Is developing a “stage persona” old-hat?
Every generation naturally thinks the generation that preceded it is corny and out of date. Even the word corny has been changed by this new generation into the word “cheesy”. (Which used to mean cheaply made or flimsy, but now is substituted for corny)
And many of the new generation of magicians have decided to depart from the style of their elders, and choose to perform on stage in a very relaxed and unscripted manner. This is fine for the new generation of audience, and that’s who it’s aimed at.
But in the past, performers would spend years perfecting not only their on-stage patter, but their on-stage personas as well; honing both until it was a thing so unique unto themselves that few could even copy it. This was achieved by spending “time on the boards”, performing for live audiences. They added some new material along the way, yes, but more importantly slowly and diligently perfected the material and persona they already had.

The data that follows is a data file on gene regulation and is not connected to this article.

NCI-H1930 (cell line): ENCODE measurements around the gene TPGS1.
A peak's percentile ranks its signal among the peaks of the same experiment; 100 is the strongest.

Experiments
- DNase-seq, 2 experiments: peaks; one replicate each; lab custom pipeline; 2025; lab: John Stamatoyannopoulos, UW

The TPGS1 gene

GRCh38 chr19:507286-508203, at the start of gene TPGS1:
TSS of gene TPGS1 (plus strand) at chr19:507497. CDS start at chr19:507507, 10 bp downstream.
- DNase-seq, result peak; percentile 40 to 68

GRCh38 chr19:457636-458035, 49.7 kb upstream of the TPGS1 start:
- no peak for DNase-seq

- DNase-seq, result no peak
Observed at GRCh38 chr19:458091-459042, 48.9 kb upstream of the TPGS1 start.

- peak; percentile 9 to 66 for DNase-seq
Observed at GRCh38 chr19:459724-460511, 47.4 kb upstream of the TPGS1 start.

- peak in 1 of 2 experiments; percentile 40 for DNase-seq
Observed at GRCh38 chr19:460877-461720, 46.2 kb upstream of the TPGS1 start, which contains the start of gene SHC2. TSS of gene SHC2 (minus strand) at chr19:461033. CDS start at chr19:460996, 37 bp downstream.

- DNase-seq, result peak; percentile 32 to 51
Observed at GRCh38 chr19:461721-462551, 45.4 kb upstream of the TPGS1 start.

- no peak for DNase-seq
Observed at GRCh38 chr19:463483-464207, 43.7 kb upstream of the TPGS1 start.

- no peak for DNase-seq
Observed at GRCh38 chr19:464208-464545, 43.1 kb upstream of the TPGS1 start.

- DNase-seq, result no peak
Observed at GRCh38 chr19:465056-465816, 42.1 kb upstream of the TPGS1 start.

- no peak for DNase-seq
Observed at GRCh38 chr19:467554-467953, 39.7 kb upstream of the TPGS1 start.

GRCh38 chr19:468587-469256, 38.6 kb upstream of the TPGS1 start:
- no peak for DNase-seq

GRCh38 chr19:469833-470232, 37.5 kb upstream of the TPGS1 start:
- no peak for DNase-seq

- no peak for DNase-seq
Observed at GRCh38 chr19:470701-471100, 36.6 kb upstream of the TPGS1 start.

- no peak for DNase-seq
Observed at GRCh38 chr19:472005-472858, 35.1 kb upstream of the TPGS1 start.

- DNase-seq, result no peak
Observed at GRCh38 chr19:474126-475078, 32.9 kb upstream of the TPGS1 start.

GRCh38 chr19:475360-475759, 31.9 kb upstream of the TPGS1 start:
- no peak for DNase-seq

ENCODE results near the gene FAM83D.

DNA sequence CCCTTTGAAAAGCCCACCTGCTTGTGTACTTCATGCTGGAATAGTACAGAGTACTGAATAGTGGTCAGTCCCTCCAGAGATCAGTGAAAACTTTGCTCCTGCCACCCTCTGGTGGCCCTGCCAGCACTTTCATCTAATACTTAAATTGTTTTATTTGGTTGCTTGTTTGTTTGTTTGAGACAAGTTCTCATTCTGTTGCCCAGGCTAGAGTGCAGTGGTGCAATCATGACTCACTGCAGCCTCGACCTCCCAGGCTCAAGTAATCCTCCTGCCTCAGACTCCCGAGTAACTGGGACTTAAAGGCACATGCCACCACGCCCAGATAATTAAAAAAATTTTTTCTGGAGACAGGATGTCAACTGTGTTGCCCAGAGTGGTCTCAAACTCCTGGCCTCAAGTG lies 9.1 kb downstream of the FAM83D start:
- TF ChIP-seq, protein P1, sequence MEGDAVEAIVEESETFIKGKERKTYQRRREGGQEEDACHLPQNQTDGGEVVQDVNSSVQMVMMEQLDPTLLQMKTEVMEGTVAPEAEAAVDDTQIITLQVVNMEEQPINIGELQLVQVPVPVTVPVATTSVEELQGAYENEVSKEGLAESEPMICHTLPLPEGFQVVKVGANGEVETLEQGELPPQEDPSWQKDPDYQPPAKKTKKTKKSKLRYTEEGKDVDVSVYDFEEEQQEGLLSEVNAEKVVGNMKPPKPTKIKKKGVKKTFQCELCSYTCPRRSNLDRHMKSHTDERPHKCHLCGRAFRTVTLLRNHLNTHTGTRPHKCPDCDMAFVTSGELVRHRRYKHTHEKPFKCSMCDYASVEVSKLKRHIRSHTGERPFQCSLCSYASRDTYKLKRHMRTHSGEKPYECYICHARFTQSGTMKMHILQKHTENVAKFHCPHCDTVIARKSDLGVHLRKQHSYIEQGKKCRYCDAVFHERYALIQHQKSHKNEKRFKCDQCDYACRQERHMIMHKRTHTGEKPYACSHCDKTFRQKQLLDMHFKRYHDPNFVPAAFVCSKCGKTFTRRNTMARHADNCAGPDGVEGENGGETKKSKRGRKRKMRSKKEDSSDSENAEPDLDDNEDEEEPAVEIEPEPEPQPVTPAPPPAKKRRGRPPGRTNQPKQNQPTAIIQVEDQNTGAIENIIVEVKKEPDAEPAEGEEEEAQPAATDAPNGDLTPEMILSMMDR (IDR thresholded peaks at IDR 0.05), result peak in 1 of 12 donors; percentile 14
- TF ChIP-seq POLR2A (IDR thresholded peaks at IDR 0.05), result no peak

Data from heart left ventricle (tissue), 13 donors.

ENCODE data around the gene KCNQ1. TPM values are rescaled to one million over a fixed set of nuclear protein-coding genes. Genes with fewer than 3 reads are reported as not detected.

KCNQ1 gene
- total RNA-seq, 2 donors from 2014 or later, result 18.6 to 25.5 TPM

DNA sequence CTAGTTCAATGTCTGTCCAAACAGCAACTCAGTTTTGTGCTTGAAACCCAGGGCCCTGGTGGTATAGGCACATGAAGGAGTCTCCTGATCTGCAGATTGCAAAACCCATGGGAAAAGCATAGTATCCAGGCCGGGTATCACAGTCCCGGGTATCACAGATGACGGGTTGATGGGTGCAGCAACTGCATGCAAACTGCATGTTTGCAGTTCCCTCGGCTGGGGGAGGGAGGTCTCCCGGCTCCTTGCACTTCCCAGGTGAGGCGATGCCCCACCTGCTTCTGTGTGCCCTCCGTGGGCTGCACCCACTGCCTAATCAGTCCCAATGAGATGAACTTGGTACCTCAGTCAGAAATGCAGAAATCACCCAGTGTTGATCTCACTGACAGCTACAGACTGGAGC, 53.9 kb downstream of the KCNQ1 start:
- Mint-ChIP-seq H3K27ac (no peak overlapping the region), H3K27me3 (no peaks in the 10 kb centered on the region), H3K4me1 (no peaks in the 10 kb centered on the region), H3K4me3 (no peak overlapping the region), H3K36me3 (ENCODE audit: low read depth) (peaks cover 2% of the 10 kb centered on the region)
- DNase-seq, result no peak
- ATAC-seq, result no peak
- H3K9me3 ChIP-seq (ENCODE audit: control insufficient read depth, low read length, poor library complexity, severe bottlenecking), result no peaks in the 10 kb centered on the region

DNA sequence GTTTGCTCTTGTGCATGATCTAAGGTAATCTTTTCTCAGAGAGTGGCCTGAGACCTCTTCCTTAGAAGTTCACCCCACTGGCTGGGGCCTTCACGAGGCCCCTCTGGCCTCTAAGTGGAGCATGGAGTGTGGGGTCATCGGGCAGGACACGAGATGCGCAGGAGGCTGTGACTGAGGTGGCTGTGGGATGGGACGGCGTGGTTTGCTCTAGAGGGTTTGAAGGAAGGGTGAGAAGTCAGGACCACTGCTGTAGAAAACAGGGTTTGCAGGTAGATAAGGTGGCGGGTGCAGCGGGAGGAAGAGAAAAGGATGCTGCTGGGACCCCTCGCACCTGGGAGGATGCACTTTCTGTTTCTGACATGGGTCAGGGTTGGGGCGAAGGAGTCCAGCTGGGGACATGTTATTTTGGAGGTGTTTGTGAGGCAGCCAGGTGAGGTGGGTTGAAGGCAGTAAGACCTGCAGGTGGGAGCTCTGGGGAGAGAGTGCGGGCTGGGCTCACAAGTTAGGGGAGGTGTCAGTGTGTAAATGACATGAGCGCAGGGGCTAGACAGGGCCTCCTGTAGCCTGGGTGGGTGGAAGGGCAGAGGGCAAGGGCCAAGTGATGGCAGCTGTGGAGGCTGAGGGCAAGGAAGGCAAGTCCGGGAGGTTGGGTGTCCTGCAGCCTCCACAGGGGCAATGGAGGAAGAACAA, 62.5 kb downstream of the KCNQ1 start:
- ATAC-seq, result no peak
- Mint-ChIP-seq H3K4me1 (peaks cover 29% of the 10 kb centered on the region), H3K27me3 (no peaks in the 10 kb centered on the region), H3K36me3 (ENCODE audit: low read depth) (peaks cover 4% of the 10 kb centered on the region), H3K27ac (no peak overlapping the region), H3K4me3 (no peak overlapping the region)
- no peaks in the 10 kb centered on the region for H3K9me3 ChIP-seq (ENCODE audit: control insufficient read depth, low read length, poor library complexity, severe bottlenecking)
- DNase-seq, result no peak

Actually, many of the top magicians working today do indeed have unique stage personas. And even though they might not be household names, they make a very good living indeed. So, the stage persona is not quite dead yet. It is just making a slow transition, sparked by young performers, into something new and vital.